This studio course is a practice and prototyping study of transdisciplinary, collaborative design processes to address real-world problems in sociotechnical innovation provided by clients from industry, business, government, and nonprofit organizations. Students from participating majors in the program take this class in the Fall semester of their Junior year. Student teams engage in defining and analyzing real-world problems using Systems thinking and the Collaboration Sociotechnical Innovation Model (CSIM) Four Set framework. Other activities in this class includes (but not excludes): Identification and analysis of stakeholders. Skills discovery and transdisciplinary team building. Rapid Prototyping. Collaborative innovation. Evidence-based decision-making. Iterative Design. Troubleshooting.
This studio class uses a distributed model of instruction. Each team work directly with a faculty mentor. During Fall 2021 I advised a team working on developing a digital-physical system to monitor the psychological state of workers while performing the complex task of composite ply lay-up. We began by doing a comprehensive and fast-paced literature review which lead to finding the gap in the knowledge about the effect of strenuous tasks on the cognitive load experienced by the workers.
A key pedagogical goal of this studio is to help students become versatile and agile. Pace of project development in this class is faster than previous studio classes in the program and requires high levels of commitment, collaboration, and engagement. Students work with various external partners to gain insight about real-world problems that they are focusing on.
Production systems in general and those of the aviation industry are complex in nature. To help students better understand the scope of these systems to find gaps that they can address with their innovative approaches in collaboration with Gregory Garrett (Boeing) we developed a methodology to provide meaningful abstractions of these systems. The students in my team began with a general production task and gradually were introduced to various tasks performed in the manufacturing floor's workcells until they found composite ply lay-up process as the task to focus on.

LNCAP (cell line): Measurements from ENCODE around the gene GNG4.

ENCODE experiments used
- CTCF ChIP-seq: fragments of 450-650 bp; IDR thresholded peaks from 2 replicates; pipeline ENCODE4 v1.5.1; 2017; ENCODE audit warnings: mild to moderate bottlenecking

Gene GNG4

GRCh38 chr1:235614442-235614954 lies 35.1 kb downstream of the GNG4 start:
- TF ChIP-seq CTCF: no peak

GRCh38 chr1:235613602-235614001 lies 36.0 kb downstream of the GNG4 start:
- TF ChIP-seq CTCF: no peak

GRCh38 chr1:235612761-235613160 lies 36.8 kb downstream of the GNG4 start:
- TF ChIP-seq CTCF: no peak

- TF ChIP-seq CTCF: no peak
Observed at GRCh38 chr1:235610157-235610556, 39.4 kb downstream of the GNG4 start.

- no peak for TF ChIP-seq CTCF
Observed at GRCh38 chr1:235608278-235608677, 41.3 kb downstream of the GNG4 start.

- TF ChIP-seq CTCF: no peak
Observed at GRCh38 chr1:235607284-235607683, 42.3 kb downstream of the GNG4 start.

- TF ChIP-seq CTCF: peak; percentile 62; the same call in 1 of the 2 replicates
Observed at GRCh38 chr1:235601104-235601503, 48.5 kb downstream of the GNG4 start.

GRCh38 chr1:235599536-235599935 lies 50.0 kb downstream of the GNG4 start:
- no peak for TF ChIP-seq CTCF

Using Unity game engine the students developed simulations for the task and developed an abstracted low-fidelity physical representation of the task using wood glue and sheets of plastic as proxies for flexible and sticky composite ply. Their Unity simulation represented the composite ply lay-up with a higher level of fidelity as they used a particle-based physics engine to simulate cloth-like virtual assets (Obi Cloth). The team's final prototype effectively presented the complexities of the task that the EEG device (Open BCI) was able to capture. Please refer to the project page (available at this link) for more information about this project.
The peer-review for this studio happened synchronously and after milestone presentations. Students had the opportunity to attend the presentations and provide feedback to peers. External partners were present during the presentations as well which afforded the presenting teams a rich environment to gain insight about their project directions.
We held a showcase for all the students in the Junior Design Studio and Transdisciplinary Fusion Studio I in Fall 2021. The following set of images are from my team working on EEG Monitoring of Composite Ply Lay-up.
The following set of images present the work of other teams taking the junior design studio working with other faculty mentors.
“VirginiaTech and Boeing University-Industry Collaboration; Use of a 4-Tier Sociotechnical Approach to Reduce Ergonomics Related Hazards” (Accepted in IISE2022 – Institute of Industrial and Systems Engineers Annual Conference &Expo). Shahabedin Sagheb, Gregory Garrett (Boeing), Robert Smith (Boeing)